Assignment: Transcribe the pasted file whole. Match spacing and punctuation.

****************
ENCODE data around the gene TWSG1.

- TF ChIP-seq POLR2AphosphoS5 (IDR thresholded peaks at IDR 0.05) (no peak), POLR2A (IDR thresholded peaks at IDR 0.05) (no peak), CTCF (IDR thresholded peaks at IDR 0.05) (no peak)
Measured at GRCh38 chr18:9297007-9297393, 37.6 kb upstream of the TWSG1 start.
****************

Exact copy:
ENCODE data around the gene TWSG1.

- TF ChIP-seq POLR2AphosphoS5 (IDR thresholded peaks at IDR 0.05) (no peak), POLR2A (IDR thresholded peaks at IDR 0.05) (no peak), CTCF (IDR thresholded peaks at IDR 0.05) (no peak)
Measured at GRCh38 chr18:9297007-9297393, 37.6 kb upstream of the TWSG1 start.